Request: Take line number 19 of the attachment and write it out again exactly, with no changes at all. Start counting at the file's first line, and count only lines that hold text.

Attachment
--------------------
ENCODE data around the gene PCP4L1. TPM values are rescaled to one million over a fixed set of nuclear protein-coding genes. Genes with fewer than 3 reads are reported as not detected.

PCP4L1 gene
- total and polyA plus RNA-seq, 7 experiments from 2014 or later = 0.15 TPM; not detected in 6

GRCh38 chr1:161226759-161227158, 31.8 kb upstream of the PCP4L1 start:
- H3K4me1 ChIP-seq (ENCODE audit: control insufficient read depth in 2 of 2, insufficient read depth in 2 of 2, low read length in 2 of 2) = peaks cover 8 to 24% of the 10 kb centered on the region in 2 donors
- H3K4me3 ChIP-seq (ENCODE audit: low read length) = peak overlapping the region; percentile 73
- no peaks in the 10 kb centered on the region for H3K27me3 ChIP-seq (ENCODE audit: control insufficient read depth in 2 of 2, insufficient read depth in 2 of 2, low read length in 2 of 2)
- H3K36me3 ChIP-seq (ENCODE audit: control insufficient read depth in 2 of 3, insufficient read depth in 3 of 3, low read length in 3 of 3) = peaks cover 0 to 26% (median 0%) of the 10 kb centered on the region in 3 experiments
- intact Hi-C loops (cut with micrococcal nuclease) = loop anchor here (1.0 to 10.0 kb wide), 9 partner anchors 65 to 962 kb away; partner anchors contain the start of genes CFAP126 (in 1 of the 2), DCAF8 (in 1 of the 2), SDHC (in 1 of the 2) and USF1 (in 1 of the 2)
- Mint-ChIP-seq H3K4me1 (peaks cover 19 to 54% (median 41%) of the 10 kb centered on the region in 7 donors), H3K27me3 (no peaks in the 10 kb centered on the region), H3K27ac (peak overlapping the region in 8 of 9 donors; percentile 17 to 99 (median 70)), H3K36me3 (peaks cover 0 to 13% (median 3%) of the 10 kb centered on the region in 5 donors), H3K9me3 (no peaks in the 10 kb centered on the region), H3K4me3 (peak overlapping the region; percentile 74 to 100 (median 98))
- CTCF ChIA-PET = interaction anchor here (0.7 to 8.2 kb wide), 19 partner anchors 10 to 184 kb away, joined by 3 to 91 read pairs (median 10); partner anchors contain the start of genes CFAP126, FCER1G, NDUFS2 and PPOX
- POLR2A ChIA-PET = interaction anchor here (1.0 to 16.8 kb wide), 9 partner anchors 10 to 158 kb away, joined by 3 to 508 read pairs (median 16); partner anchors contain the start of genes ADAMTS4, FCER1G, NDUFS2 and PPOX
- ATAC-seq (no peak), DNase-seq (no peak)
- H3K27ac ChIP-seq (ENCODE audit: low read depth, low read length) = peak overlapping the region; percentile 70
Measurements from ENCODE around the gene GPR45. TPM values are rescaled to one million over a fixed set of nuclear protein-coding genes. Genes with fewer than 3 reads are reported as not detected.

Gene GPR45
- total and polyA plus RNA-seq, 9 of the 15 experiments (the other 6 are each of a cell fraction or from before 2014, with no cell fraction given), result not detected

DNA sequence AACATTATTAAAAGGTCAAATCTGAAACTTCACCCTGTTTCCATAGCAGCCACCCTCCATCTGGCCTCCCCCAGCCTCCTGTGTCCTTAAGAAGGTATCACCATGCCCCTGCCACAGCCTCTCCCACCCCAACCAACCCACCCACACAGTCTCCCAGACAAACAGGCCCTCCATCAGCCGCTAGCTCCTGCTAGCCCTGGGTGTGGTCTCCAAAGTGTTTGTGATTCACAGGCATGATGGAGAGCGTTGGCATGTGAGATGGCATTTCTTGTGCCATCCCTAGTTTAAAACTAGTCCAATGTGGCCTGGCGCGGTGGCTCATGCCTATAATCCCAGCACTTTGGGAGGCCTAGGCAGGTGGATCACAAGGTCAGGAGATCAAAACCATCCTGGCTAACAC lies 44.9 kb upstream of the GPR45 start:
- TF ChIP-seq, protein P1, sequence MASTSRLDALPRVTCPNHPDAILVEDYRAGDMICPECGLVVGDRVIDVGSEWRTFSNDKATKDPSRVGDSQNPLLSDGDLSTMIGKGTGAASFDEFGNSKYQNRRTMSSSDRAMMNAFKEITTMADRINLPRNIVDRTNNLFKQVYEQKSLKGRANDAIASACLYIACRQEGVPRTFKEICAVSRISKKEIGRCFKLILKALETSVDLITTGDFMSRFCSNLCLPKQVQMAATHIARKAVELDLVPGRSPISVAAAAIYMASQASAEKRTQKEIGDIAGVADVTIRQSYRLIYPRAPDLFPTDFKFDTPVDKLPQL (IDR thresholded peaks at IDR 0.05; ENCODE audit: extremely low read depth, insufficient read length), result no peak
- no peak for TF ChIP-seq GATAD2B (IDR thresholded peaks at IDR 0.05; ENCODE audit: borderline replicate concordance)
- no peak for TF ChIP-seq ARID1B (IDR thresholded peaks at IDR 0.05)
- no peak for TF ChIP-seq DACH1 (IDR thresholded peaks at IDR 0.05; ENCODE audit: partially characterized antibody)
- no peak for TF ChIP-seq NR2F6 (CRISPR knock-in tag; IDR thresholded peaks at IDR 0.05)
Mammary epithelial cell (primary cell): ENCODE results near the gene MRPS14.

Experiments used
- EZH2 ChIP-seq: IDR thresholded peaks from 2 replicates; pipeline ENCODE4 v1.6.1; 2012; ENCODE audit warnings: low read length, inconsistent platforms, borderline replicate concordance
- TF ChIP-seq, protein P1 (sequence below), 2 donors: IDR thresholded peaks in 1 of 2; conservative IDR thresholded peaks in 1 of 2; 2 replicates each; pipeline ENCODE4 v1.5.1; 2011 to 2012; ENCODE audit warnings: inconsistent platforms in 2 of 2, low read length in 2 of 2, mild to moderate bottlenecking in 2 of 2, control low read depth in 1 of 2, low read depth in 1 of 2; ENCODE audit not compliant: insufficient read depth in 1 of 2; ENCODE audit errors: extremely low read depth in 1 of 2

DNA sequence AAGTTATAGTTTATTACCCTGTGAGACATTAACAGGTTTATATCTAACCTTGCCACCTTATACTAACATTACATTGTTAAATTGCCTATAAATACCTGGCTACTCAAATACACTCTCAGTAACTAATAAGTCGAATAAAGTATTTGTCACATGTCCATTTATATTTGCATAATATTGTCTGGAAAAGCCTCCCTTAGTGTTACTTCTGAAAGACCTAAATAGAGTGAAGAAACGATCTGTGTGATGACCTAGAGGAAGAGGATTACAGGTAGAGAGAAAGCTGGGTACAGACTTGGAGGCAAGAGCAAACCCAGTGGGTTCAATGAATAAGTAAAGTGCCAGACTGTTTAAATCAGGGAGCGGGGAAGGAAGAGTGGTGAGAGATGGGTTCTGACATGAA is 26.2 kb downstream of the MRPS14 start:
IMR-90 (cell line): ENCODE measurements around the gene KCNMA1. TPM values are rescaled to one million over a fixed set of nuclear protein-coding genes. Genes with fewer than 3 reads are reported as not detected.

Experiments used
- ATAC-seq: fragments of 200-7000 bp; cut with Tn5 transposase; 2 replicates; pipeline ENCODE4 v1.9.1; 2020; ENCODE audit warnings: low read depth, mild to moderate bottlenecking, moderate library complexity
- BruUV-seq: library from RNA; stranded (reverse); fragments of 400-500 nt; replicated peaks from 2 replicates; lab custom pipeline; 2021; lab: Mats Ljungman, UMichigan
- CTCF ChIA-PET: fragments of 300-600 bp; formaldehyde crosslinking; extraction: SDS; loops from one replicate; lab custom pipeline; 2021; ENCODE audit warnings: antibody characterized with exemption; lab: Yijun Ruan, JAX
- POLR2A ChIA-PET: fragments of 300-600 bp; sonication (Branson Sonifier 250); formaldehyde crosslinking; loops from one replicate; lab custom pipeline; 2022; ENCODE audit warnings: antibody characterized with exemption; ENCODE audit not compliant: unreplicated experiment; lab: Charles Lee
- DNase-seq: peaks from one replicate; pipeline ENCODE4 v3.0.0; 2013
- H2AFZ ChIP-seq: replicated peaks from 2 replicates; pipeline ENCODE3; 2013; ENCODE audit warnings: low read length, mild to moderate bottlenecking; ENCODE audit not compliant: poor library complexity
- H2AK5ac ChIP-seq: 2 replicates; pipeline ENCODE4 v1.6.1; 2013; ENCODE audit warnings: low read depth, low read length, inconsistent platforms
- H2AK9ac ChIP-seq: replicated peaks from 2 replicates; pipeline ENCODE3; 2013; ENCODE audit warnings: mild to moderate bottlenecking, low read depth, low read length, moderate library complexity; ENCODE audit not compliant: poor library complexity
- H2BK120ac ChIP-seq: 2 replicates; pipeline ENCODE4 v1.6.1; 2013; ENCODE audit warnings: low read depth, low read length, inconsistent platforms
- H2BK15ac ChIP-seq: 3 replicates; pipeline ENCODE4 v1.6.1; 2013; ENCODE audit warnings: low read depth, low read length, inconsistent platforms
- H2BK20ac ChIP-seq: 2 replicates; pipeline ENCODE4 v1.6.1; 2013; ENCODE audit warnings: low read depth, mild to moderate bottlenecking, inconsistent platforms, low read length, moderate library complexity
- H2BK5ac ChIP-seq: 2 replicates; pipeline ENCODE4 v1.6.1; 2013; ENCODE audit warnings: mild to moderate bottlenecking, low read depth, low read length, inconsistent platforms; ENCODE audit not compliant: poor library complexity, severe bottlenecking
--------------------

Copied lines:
- TF ChIP-seq, protein P1, sequence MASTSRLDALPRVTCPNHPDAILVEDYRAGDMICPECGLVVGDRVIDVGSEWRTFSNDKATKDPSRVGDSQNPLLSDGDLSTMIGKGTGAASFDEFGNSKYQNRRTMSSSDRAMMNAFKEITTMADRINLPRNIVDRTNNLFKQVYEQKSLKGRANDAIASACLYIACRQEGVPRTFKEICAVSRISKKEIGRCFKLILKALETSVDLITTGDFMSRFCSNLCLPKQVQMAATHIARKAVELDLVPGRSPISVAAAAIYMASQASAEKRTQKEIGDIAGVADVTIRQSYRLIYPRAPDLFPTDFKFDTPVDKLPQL (IDR thresholded peaks at IDR 0.05; ENCODE audit: extremely low read depth, insufficient read length), result no peak